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Students Of Many Colors

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I have hi iu my own stndy at Oxford oot c.ily Turks, Araba, Hindoos, Siamese, Japanese and Chinese, but I received on!y (he othfr day a visit from one of the Blackfoot Indians, the first of that tribu who had ever set foot ou Euglish soil, a most iuteresting and intelligent rnan, who was bewailiug to me the fate of bis race, doomed, as he thonght, to disappear from the face of the earth, as if Babylonians aud Assyrians, Acadians aud Hittites had ïiot disappeared before. His uaiue was Strong Bufïalo (uct Büir'alo Bill), and a most poweríul, determiued aud sensible mau he seemed. He remiudod me of a yonng Mobuwk who also used to deplore to me the fate nf his race. He carne to Oxford mauy years ago to study medicine. H& carne iu his paint and feathers, but left iu his cap and gown aud is now a practicing physiciau at Toronto. These visjts of straugers from distant lauds are often highJy iustructive. I' netted some kuowledge of the Alobawk language from Dr. Oronyha Teka. One is thus brought in contact with some of the leadiug spirits all over the world. I have uow, or have had, pupils, friends and comü-pondents in India, Burma, Siam, Japau.Chiua, Korea - aye, even in the Polynesian and JMelanesian islands, in South America aud in several African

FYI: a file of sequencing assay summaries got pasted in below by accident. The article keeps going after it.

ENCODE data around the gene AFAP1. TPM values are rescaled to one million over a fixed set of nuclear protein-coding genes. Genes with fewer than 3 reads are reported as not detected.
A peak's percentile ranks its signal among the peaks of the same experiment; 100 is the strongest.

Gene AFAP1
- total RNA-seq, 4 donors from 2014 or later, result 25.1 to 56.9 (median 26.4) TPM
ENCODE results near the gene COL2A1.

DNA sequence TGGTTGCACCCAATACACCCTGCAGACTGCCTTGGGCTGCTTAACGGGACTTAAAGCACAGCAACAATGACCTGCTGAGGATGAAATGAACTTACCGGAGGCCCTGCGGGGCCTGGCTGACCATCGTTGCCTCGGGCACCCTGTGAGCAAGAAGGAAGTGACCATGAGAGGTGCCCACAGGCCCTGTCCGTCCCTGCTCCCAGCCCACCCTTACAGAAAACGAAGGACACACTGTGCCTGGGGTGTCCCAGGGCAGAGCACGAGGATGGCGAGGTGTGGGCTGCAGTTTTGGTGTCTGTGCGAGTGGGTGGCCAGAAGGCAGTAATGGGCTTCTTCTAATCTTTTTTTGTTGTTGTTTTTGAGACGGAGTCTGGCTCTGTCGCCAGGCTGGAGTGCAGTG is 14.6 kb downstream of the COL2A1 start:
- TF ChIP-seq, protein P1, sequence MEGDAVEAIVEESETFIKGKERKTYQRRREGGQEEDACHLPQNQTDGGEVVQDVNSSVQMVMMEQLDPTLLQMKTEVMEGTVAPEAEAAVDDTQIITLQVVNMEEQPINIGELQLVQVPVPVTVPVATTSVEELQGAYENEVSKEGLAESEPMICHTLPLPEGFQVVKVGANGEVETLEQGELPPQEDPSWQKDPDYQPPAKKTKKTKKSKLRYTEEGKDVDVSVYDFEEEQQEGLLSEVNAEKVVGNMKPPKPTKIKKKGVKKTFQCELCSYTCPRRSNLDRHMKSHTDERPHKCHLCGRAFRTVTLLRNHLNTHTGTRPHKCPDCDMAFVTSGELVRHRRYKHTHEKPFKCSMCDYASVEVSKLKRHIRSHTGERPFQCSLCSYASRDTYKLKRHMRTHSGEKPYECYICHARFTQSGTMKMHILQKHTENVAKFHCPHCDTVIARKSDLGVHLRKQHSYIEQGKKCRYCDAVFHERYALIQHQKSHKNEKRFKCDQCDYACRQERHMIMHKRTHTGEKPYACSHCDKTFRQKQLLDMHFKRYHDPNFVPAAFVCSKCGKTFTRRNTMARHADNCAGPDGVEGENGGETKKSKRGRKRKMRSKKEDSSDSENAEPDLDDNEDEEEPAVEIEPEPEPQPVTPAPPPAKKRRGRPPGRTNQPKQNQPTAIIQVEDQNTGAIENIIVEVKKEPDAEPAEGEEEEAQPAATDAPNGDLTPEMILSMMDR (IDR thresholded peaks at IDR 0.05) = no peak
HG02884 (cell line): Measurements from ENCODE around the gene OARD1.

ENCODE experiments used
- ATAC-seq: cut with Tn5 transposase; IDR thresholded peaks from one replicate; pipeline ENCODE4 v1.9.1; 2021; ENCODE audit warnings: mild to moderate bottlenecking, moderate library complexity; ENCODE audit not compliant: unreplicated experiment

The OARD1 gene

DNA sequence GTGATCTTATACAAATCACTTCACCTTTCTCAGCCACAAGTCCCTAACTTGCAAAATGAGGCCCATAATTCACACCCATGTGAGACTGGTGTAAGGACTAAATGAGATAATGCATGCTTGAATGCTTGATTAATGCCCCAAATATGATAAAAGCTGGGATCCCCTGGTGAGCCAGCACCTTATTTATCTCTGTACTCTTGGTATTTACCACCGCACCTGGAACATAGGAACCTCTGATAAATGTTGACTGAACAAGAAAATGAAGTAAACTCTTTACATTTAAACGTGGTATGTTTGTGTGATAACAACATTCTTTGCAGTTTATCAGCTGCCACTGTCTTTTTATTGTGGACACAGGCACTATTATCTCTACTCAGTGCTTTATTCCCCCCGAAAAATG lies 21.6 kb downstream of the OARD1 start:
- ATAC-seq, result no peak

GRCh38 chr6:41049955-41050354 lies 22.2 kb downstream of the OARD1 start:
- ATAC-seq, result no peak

Ann Arbor Argus
Old News